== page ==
“Don’t worry,” she leaned toward me and whispered, “Mom hasn’t been in my room in over two years, and she didn’t even notice when I hauled one of Dad’s old tanks up the stairs while she was watching TV.” She paused for a moment, gauging my reaction. “Anyway, this fish is the very one that killed Dad.”
I stared at the fish. It glistened—fins fanned in full display, swimming gently, aimlessly, in circles through the water. I could see my reflection in the water too, superimposed over the lionfish. In the small mirror of the tank glass, I rippled.
“When I got to the beach,” Swallow continued, “Dad was already dead. And this fish—it was just swimming around his ankles. Like it had no idea at all what it had done. So, I grabbed one of Dad’s buckets and caught it and stuck it in my car and left. And I’ve been taking care of it ever since.”
“Why would you do that?” I watched the lionfish flex its’ venomous spine. At this, Swallow blinked placidly, as if I might have known the answer.
“Do you know how weird they are?” She stopped looking at me, averting all of her attention down into the tank. “I knew Dad killed them for sport, but I never paid attention to why people wanted to get rid of them. They’re really cool looking, y’know. But I read some about them online, and it turns out they’re super bad.”
“Yeah?” I said.
“Yeah.” She sighed. In the saltwater reflection, our faces melted together into a midnight girl-soup. “Like, in only a few weeks they can eat eighty percent of the baby fish in an entire reef. Totally wipe out a population. Creepy stuff. But if I keep it, I can control what it eats. What it hurts.”
“That sounds good.” I nodded. I didn’t know what to say. Swallow smiled and pushed a bucket back under her bed.
“I knew you’d understand,” she sat down on the edge of the bed and looked out the window at something far away that I couldn’t see. That night we slept back-to-back, the lionfish beside us, probably still swimming in gliding little circles. I could hear the water lap gently against the tank, now. I swore I could.
When school began, Swallow took the lionfish with her each day in a tupperware at the bottom of her backpack. We were seniors, soon to graduate. During lunch, I held a jacket over her bag as she dropped bits of sandwich meat into its small, makeshift tank. I watched the fish intently as it ate the sinking scraps of turkey—one by one. “Have you named it yet?” I whispered.
“Of course not,” Swallow replied, “why would I name the thing that killed my dad?”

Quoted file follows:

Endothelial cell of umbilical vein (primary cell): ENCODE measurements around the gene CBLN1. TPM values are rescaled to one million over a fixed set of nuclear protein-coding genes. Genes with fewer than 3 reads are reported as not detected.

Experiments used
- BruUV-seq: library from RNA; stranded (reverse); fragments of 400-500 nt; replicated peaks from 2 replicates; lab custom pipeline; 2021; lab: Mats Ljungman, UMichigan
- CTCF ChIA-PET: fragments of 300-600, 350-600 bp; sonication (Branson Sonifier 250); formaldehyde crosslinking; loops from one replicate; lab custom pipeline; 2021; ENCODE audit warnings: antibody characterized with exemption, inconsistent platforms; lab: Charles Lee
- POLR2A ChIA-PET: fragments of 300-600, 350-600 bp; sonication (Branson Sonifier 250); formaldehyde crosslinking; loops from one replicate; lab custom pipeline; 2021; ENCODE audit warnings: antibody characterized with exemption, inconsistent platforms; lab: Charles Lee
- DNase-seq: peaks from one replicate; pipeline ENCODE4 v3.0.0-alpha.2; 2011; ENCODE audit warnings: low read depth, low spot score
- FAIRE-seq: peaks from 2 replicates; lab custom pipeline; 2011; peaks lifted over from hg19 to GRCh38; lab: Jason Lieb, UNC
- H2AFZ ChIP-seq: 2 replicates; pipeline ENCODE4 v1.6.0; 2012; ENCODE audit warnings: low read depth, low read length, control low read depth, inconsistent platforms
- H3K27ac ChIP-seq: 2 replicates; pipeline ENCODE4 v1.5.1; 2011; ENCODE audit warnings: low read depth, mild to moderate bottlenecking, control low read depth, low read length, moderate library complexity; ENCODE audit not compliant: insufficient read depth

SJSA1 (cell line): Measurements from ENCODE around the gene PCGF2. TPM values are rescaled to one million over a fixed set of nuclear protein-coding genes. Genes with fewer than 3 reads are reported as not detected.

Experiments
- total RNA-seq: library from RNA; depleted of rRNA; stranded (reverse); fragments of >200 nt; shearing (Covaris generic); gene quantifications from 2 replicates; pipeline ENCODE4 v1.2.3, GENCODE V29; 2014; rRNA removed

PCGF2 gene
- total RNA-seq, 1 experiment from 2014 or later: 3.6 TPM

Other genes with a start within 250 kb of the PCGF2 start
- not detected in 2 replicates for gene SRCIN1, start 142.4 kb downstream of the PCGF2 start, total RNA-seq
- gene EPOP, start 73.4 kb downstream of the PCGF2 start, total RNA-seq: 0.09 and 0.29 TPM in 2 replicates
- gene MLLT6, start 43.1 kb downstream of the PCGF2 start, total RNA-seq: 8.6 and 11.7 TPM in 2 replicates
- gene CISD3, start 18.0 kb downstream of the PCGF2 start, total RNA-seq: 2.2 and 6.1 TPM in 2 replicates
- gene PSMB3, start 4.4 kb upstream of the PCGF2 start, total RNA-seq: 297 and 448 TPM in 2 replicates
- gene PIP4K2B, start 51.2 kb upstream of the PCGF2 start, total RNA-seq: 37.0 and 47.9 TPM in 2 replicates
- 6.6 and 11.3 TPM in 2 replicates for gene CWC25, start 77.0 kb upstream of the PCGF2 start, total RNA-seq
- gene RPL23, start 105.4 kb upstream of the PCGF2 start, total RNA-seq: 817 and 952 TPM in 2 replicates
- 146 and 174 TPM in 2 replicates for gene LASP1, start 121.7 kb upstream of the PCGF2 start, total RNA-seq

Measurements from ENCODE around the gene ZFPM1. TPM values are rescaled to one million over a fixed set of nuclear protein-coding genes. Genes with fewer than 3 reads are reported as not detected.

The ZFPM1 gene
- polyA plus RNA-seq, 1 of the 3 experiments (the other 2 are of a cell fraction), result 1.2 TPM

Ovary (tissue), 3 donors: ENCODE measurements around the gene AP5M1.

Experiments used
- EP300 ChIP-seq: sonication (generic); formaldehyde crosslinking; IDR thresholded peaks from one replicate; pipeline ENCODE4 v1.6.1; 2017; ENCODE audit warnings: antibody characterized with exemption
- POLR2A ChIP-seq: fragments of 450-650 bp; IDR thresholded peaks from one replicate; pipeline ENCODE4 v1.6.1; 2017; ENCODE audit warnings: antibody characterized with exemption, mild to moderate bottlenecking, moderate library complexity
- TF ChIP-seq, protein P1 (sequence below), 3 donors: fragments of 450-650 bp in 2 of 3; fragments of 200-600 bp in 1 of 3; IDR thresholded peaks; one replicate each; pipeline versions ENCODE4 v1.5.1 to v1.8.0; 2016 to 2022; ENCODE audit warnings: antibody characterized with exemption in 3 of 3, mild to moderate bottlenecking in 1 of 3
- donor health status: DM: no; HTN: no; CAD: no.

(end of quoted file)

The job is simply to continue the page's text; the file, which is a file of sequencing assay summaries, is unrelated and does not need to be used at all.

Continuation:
Two weeks later, sitting in her garage, she informed me the lionfish’s name was Quiet.
“Quiet?” I frowned.
“Well, it doesn’t make any noise, so I thought it was a fitting name.” Today, the fish was in a bucket beside us. Swallow’s mom was out running errands, so there was no need to hide it.
“It’s a fish,” I replied, “they’re not really known for being loud.”
Swallow laughed—nasally and strange and sweet. “I just think it has a quiet spirit; can’t you tell? I read online that lionfish aren’t really aggressive or anything. Like, yeah, it causes a lot of problems for the underwater ecosystem, but it probably just killed my dad in self-defense.”
At this, she stood up and went into the garage refrigerator, where her dad once kept his beer and extra ice cream. She took out a Corona Light and a blue Gatorade and extended both towards me. I pointed with some hesitation to the Gatorade. Swallow smiled, returning the Corona to the fridge and pulling out a second Gatorade for herself.
“You’re lucky,” she said, “that no one in your family has died in a freak accident.”
I didn’t know what to say. Swallow was the luckiest person I had ever met. She had successfully hidden a lionfish from her mom for months. She made good grades despite lacking any academic aspirations. She had a new car. Her mom let her do whatever she wanted with her hair. Her dad was dead but had died in a way that would always be remembered. The idea that she could ever consider me lucky was baffling.
After a few minutes, Swallow picked Quiet up in the same bucket she used on the beach that day. She cradled the fish in her lap like a child. She took her blue Gatorade and poured a small amount into the water.
“Just a little treat,” she mumbled, “for Quiet.”
By graduation, I thought Quiet would be dead. It wasn’t. Swallow had been diligent, after all: going down to the ocean and filling up old Dasani bottles with saltwater, cleaning the tank and constantly reading fishkeeping articles on her phone. And Quiet proved to have the same resilience that made lionfish a persistent problem in the south Florida ocean.